The Time to Talk is Now

While campaigning and once in office, politicians all over the world but particularly in the United States choose to focus their platforms on issues that people are passionate enough about to vote for; mental health rarely makes the cut. The only time it does come up without fail is after a mass shooting, and it is always used as a scapegoat to divert attention from the painfully obvious trend that more guns equals more gun violence.

Mental health is a complicated issue, and those that suffer from mental illnesses are subjected to the same pains and discomforts as those suffering from any other health issue, but with an extra side of stigma, prejudice, and lack of resources.

If you’ve been watching the news, then you’ve heard the same familiar dialogue from politicians: “If it wasn’t a gun it would have been a knife,” “It’s too soon to turn this into a political debate,” “He was just crazy,” “This is really a mental health issue,” “Thoughts and prayers” … and then silence.

Until the next one.

Last week, a high school in Florida was attacked by a former student who had a history of depression – someone who was heard loading and unloading guns in his room at night, who posted pictures of guns on social media, and who repeatedly fired weapons at animals. There is no doubt that someone displaying signs of such erratic behaviour, which may have been symptoms of mental illness, could be inclined to commit heinous acts under the right conditions.

So, what are the “right” conditions then? When you have means, motive, and opportunity. Take any of those away and you have prevented the crime or altered it in some way. Taking guns away from people doesn’t take away their means to be violent, but it does eliminate their means to effortlessly slaughter dozens at a time. 

If politicians’ claim is that mental illness plays a key role in the motive and eventual perpetration of a crime, then the state of mental healthcare should be their top priority. Unfortunately, many politicians spend all their time on thoughts and prayers and they forget or neglect the fact that they are the ones who have the power to affect meaningful change.

The Parkland, Florida school shooting on February 14th was the 30th mass shooting of 2018 in the US

The stigma surrounding mental illness is one of the leading reasons that people who need help do not feel that they can seek out the care they need – a phenomenon that is only made worse when leaders in society link mental illness to gun violence.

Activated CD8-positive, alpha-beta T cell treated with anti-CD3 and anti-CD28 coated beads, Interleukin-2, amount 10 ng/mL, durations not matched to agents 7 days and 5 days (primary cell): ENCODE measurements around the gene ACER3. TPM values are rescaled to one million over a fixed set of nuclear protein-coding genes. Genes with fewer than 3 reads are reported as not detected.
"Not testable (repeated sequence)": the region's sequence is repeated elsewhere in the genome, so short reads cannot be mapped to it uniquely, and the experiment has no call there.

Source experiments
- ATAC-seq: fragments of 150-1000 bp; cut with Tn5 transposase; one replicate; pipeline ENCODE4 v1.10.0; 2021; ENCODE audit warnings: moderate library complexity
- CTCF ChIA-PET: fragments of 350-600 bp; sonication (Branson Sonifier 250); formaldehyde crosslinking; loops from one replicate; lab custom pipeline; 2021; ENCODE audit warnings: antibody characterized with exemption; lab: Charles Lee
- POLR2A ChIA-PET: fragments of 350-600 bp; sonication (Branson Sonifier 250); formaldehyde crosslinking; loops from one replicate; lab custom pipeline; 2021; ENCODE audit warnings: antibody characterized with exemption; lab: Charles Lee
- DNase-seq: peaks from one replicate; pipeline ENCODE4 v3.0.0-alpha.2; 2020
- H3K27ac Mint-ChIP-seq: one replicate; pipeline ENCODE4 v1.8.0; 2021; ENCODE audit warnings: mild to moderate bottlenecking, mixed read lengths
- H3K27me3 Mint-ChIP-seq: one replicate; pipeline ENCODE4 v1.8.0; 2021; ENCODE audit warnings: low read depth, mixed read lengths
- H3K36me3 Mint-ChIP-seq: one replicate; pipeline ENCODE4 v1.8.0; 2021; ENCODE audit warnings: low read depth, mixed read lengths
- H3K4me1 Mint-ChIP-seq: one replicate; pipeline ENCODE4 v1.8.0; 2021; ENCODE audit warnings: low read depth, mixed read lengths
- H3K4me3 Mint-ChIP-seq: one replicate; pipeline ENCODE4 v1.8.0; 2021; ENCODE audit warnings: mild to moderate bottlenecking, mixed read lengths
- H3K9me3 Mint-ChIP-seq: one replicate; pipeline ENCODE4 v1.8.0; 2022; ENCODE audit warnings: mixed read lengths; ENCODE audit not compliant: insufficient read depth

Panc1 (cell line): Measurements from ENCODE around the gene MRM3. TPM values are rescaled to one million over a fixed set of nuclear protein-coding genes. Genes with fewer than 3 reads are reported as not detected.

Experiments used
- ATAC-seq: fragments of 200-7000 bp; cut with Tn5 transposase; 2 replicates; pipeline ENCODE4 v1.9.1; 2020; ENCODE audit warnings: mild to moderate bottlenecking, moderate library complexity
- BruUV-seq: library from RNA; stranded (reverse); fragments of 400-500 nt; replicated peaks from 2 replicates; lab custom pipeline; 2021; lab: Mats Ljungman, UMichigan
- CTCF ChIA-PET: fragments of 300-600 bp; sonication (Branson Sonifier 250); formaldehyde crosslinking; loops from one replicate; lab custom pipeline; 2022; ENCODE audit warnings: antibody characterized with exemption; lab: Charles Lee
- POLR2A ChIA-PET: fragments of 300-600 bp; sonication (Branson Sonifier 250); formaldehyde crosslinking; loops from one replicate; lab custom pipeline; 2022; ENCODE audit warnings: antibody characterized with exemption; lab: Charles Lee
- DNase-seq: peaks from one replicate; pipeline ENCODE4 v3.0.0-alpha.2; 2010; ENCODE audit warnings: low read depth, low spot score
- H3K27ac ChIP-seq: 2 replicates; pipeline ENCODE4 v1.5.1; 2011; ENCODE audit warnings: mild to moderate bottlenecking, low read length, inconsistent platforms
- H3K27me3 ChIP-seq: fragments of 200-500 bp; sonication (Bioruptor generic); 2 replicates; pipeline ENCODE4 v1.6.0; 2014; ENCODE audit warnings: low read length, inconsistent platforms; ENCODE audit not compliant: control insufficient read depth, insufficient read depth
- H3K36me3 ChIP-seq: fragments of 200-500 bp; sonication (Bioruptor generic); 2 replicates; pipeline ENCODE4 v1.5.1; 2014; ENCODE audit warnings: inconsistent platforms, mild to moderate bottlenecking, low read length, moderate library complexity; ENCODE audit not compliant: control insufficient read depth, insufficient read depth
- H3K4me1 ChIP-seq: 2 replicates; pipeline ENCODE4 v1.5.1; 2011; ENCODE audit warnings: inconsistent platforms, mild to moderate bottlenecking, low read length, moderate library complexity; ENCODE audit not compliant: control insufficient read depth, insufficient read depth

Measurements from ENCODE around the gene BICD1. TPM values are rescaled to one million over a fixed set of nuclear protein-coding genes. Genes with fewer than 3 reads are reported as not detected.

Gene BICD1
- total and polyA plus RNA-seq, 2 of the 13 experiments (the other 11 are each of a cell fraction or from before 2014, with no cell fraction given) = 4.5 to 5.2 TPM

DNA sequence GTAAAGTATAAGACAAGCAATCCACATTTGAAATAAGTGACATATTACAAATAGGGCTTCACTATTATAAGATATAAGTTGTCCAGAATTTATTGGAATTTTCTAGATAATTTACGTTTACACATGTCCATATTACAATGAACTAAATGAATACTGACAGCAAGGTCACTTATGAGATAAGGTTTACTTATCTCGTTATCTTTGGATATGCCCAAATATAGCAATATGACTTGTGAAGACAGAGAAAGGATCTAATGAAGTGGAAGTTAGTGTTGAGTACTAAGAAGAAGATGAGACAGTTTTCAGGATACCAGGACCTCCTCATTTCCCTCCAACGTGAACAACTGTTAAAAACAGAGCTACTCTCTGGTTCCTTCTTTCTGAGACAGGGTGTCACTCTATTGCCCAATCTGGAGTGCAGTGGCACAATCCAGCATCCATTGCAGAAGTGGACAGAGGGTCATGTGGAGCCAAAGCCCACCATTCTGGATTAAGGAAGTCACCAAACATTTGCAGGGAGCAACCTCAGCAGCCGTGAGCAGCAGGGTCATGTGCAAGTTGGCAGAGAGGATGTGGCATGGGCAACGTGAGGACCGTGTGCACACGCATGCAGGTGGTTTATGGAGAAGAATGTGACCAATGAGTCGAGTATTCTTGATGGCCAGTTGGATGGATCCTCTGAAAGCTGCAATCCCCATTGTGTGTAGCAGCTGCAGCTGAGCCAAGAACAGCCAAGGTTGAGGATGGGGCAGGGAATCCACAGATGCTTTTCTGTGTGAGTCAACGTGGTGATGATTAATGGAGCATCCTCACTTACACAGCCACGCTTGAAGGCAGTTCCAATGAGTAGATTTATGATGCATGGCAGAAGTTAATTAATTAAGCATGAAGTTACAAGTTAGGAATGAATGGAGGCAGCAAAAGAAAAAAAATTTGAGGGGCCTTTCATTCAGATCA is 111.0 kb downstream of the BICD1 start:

People suffering from mental illness around the world watch as tragedy after tragedy gets blamed on something that they live with every day. Thus, while providing no concrete plan to curb gun violence or improve mental health services, the responses of these politicians also propagates and amplifies the stigma surrounding the mental health issues they claim are so important.

Because of the rhetoric around mental illness that surfaces after tragedies, many people associate mental illness with violence, which isn’t right. The majority of people who suffer from mental illness are not violent, and studies show that people with mental illness are more likely to be victims of violence rather than perpetrators of it. While that of course doesn’t mean that people with mental health issues never commit crimes, the majority of gun violence is perpetrated by people who do not have mental health issues.

There is no doubt that the country’s mental health services failed this troubled person in Florida who did not receive adequate treatment despite the signs that he needed it, but the country’s gun laws failed the 17 people who died because they live in a place where buying a gun is easier than buying a case of beer.

The state of mental healthcare is a serious problem and it deserves to be discussed outside of a setting where it is shackled to the gun control debate. While the two issues are distinct and nuanced, working toward solving one can help solve the other – stricter gun control will prevent more mass shootings and the further stigmatization of people with mental illnesses while better mental healthcare would provide treatment to those suffering from mental illnesses who may have violent tendancies. 

Whichever way you look at it, it’s time for some changes. 

  • Eric Karpman

    Eric graduated from McGill with a B.Eng. in 2015 and is now a junior engineer and volunteer listener with Vent Over Tea

    View all posts
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